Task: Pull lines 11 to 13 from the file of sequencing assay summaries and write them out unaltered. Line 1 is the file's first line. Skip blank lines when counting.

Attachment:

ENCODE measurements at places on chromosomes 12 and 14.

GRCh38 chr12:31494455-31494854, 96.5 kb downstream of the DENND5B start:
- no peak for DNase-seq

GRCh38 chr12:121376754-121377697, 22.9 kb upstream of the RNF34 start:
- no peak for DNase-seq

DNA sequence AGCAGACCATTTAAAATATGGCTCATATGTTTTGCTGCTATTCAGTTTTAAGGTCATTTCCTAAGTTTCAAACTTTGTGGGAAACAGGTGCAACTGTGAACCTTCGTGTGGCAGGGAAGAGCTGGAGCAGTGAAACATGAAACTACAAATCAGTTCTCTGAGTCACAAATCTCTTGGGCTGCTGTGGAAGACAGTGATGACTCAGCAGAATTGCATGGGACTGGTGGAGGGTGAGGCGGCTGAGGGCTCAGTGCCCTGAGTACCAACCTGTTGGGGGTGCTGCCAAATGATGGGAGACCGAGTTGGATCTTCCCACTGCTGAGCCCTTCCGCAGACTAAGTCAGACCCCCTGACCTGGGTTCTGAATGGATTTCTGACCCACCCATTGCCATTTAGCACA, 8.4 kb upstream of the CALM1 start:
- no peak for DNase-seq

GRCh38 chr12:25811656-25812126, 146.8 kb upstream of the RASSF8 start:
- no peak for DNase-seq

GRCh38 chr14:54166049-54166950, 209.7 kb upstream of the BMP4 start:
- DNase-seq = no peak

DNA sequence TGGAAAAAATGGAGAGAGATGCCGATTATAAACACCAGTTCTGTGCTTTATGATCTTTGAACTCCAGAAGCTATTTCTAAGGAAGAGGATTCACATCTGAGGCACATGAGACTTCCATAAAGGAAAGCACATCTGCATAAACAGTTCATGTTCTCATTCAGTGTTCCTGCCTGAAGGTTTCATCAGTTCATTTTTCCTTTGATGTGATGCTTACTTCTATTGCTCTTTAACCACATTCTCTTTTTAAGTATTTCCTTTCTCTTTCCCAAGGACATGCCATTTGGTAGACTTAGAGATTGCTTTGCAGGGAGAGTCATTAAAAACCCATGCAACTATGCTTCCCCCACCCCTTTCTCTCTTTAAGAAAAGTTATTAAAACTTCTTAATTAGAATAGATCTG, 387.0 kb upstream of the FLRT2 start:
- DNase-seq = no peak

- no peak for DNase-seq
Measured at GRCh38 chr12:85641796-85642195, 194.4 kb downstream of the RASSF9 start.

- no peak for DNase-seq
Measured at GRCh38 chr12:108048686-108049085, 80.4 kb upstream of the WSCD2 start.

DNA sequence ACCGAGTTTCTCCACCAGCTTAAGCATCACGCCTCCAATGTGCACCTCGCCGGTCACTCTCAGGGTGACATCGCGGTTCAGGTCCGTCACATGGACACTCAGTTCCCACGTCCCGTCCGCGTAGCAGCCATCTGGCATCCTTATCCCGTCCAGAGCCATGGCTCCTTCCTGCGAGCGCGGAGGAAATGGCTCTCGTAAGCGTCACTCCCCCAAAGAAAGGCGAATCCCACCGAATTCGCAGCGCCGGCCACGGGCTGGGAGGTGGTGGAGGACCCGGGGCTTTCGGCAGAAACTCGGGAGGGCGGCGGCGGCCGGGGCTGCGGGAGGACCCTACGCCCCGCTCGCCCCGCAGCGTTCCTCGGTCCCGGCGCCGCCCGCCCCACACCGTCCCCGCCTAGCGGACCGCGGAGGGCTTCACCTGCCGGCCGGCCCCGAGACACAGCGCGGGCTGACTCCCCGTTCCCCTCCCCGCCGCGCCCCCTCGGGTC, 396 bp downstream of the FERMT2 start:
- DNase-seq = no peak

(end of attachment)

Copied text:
- DNase-seq = no peak

DNA sequence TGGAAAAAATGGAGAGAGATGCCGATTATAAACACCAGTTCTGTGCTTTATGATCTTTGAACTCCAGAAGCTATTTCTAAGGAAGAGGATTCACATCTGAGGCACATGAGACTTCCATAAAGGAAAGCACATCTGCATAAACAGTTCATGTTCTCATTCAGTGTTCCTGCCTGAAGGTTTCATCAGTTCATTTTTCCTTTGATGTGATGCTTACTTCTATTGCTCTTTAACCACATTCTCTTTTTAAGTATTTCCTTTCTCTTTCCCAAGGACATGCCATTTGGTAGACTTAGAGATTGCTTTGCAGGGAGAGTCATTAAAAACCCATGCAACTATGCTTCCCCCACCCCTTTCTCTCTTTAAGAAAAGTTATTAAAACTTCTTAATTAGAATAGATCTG, 387.0 kb upstream of the FLRT2 start:
- DNase-seq = no peak